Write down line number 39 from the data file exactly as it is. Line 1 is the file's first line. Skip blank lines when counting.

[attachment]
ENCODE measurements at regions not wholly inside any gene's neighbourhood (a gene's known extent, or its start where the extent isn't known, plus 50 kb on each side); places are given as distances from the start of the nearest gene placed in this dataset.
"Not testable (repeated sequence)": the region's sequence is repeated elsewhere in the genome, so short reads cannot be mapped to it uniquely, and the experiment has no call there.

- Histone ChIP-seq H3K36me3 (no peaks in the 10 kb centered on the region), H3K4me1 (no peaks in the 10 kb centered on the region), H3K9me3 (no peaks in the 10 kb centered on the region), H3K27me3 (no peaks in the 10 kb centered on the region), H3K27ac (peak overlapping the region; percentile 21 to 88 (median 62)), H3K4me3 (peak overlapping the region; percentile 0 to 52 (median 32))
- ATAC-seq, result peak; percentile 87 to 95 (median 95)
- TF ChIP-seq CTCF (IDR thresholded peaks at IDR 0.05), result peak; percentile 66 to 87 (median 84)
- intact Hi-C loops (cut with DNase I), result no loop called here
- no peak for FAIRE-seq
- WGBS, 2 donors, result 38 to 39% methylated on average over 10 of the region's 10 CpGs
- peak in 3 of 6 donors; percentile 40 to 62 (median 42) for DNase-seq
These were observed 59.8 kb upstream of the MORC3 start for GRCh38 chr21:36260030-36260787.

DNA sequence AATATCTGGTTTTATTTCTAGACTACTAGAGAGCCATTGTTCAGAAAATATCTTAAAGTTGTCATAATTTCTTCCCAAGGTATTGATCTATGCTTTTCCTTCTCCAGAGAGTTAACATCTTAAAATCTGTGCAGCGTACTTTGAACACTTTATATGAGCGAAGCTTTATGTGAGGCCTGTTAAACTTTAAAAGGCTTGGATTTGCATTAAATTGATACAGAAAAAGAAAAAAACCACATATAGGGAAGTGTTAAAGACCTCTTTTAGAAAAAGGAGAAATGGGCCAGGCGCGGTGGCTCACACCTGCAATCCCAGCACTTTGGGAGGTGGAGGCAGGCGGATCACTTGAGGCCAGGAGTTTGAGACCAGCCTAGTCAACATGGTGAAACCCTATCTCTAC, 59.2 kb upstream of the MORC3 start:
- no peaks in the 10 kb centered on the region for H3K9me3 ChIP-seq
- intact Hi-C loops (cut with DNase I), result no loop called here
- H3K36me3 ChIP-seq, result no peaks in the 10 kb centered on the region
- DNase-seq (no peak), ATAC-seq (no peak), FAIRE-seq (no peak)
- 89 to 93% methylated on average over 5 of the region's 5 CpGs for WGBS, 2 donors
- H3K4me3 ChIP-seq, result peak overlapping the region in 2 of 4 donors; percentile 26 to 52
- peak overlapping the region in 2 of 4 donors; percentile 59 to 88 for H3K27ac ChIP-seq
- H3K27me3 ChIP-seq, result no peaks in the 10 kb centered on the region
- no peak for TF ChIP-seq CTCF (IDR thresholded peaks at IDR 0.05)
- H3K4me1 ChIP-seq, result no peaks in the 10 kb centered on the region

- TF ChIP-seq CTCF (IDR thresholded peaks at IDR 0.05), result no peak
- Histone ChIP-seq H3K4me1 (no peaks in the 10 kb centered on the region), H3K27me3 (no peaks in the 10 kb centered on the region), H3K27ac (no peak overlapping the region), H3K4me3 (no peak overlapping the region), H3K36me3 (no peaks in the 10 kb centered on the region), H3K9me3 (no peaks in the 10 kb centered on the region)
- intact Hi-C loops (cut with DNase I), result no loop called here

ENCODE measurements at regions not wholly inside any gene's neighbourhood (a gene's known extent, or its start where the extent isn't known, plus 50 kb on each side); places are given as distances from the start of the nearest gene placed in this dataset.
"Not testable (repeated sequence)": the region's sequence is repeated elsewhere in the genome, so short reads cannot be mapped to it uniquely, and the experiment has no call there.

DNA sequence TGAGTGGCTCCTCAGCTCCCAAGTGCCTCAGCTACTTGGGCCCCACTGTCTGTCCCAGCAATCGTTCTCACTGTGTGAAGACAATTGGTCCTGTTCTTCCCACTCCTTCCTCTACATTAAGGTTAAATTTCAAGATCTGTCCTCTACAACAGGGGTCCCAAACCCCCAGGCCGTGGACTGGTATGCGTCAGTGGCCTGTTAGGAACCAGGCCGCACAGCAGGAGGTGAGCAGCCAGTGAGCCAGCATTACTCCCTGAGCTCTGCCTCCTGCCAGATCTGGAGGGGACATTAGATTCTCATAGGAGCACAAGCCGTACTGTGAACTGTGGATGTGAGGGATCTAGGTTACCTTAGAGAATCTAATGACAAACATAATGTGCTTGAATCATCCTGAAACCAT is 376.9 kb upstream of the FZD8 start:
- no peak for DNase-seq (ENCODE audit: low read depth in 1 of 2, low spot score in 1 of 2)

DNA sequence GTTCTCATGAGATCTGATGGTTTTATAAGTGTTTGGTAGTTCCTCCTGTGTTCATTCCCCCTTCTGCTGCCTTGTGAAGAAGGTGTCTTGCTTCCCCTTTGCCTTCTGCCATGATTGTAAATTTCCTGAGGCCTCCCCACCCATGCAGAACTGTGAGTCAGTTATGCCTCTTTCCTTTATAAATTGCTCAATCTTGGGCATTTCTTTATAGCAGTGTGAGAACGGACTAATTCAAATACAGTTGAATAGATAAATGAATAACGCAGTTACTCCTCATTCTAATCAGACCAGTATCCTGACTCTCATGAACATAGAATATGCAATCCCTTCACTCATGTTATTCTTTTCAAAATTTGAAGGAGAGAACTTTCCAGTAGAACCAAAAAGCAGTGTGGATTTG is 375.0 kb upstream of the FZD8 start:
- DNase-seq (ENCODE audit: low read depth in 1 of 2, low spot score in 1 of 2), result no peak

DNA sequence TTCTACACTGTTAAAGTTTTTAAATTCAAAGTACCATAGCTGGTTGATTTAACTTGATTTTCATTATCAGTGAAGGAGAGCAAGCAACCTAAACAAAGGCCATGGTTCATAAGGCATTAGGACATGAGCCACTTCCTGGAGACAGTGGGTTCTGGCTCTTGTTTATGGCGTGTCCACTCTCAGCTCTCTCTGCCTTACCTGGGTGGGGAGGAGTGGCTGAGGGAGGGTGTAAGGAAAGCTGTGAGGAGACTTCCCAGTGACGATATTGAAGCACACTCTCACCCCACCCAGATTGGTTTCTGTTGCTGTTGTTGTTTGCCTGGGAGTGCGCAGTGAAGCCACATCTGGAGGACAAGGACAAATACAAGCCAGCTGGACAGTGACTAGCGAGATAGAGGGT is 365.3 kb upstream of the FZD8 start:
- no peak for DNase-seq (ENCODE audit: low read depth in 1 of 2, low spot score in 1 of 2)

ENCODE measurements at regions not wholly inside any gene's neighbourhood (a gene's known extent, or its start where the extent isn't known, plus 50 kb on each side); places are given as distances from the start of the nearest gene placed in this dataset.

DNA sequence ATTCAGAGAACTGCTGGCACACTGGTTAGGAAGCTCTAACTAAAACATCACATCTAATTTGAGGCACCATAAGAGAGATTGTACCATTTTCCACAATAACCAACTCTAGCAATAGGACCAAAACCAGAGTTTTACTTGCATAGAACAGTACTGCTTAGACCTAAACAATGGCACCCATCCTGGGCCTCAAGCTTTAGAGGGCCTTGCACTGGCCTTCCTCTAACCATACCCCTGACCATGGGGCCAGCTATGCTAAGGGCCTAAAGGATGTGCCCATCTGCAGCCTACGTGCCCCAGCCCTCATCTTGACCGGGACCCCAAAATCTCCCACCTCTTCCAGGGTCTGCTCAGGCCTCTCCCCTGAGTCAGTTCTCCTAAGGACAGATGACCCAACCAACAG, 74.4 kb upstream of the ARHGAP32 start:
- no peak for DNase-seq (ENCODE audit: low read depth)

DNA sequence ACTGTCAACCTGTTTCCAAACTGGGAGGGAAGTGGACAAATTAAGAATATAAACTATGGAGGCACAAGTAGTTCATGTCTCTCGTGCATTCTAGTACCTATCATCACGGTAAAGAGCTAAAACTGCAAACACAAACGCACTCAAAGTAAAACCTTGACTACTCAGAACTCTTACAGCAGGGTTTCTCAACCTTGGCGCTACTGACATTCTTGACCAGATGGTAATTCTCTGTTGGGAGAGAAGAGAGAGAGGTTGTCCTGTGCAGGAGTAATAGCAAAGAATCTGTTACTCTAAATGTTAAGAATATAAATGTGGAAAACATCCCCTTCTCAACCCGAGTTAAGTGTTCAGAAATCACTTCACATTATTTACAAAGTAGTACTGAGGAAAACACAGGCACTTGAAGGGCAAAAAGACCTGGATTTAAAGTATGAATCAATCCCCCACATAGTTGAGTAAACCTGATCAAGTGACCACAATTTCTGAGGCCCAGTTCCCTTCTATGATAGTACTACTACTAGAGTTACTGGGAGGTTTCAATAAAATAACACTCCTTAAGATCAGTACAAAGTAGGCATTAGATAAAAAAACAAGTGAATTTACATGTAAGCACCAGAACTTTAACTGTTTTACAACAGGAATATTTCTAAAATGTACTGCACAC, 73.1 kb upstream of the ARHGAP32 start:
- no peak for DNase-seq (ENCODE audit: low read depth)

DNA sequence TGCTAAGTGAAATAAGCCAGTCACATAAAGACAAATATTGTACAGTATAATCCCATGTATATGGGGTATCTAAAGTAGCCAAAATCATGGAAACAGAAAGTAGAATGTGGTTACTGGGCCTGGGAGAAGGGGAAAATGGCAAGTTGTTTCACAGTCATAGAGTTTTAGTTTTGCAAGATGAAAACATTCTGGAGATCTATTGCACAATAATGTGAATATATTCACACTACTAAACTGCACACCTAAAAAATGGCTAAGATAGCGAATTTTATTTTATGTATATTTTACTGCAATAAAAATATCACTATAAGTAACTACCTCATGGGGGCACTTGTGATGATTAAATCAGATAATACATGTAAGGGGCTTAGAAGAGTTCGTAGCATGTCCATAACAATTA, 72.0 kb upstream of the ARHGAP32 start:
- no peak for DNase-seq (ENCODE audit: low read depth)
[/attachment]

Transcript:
- no peak for DNase-seq (ENCODE audit: low read depth)